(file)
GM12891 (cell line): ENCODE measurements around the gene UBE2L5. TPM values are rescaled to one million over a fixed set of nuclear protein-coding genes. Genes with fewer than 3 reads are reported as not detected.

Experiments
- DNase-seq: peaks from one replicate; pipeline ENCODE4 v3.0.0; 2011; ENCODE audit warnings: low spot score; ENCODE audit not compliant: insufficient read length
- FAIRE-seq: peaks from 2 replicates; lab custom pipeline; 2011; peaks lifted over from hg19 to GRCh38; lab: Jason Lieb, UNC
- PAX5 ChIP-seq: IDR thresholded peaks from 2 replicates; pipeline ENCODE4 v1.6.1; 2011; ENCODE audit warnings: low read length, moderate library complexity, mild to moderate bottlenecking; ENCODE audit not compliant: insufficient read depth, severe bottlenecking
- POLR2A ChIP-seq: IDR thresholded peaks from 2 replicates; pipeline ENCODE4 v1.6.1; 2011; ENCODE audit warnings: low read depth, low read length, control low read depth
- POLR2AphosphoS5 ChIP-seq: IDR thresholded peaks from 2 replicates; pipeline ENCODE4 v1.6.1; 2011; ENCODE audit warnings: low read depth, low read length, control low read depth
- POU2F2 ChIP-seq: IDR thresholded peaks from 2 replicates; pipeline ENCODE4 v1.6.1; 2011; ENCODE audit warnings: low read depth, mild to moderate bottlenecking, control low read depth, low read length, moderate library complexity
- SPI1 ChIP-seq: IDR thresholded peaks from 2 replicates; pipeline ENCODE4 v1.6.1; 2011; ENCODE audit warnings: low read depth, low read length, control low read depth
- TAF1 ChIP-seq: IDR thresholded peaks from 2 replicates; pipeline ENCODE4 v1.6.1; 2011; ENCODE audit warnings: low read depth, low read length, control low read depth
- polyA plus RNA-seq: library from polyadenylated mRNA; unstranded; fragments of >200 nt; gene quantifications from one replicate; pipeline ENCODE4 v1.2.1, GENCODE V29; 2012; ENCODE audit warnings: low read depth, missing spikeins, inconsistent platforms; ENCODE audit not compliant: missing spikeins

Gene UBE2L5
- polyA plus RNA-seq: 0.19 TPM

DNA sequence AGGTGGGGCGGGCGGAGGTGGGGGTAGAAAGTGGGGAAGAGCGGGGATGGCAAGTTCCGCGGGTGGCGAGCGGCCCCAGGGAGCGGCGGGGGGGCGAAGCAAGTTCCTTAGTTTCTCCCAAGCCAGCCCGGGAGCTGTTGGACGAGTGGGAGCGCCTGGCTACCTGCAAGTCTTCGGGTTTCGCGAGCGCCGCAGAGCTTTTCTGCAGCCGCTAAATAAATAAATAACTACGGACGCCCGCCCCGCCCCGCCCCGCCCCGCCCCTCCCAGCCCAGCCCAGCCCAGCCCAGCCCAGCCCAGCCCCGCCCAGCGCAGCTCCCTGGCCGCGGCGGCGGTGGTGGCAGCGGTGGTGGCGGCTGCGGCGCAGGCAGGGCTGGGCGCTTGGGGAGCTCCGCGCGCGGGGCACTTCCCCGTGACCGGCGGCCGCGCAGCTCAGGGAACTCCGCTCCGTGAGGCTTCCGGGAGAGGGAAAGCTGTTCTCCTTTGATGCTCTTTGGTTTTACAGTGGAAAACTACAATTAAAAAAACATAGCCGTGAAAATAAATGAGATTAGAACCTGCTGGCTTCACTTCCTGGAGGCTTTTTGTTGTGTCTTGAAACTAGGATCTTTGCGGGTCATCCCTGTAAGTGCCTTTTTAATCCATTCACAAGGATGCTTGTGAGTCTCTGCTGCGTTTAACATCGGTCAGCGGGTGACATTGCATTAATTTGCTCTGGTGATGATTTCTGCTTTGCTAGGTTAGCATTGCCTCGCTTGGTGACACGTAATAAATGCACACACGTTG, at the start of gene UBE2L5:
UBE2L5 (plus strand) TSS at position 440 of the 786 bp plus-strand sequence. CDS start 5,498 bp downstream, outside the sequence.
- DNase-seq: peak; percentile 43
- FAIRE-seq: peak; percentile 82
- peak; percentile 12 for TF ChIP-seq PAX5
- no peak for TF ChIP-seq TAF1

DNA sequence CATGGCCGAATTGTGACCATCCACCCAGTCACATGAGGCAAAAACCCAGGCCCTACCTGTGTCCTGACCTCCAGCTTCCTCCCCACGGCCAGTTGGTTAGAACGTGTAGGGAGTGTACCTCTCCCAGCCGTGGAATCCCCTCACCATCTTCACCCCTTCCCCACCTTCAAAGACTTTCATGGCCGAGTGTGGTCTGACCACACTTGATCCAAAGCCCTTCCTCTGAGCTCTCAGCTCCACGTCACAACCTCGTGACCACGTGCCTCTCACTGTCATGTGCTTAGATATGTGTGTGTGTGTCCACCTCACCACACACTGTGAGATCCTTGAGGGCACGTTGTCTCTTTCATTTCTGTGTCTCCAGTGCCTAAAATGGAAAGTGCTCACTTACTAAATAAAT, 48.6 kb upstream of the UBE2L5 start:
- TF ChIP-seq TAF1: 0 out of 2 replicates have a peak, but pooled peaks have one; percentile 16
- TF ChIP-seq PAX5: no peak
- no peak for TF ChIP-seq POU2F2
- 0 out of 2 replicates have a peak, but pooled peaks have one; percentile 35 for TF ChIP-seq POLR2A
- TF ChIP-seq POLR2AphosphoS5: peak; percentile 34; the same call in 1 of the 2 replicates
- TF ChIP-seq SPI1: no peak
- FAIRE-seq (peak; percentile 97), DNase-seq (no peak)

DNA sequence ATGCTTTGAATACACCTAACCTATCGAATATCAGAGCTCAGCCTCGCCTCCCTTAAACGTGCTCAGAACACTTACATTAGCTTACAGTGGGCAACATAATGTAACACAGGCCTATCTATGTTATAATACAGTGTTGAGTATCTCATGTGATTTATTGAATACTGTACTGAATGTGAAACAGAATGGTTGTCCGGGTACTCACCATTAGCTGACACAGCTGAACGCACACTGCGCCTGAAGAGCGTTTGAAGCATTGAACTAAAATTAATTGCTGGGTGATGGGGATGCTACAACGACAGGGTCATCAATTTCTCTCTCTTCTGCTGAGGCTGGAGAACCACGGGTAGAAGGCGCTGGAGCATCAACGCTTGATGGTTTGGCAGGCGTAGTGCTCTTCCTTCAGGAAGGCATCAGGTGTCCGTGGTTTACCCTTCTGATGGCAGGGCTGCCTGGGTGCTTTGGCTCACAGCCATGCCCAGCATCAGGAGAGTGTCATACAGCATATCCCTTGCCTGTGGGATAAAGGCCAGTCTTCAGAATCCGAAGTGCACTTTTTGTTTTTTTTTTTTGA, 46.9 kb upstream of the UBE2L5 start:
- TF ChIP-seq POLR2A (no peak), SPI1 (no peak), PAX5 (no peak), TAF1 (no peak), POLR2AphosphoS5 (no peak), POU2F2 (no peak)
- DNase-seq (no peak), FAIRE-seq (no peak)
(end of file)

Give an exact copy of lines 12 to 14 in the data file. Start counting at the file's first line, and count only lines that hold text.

Gene UBE2L5
- polyA plus RNA-seq: 0.19 TPM

DNA sequence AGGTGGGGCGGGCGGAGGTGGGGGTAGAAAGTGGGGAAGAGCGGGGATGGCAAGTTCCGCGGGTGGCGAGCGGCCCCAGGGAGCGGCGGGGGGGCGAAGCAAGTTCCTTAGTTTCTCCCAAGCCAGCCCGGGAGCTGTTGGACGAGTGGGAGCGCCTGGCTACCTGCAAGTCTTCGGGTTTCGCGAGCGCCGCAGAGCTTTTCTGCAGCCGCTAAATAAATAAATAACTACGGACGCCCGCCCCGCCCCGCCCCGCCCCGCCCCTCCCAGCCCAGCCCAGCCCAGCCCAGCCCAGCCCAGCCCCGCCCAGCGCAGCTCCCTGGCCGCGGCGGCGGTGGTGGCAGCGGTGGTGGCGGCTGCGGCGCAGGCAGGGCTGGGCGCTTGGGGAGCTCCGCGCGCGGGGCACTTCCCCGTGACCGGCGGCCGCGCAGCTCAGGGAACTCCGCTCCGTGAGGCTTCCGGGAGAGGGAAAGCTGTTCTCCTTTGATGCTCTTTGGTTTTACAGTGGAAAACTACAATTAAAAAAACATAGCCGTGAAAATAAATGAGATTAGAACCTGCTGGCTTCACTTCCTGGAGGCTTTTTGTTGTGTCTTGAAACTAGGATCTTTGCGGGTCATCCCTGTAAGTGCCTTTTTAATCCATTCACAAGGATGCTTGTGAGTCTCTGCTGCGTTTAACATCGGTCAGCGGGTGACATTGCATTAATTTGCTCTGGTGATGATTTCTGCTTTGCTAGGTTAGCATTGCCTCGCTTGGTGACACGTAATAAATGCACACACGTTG, at the start of gene UBE2L5: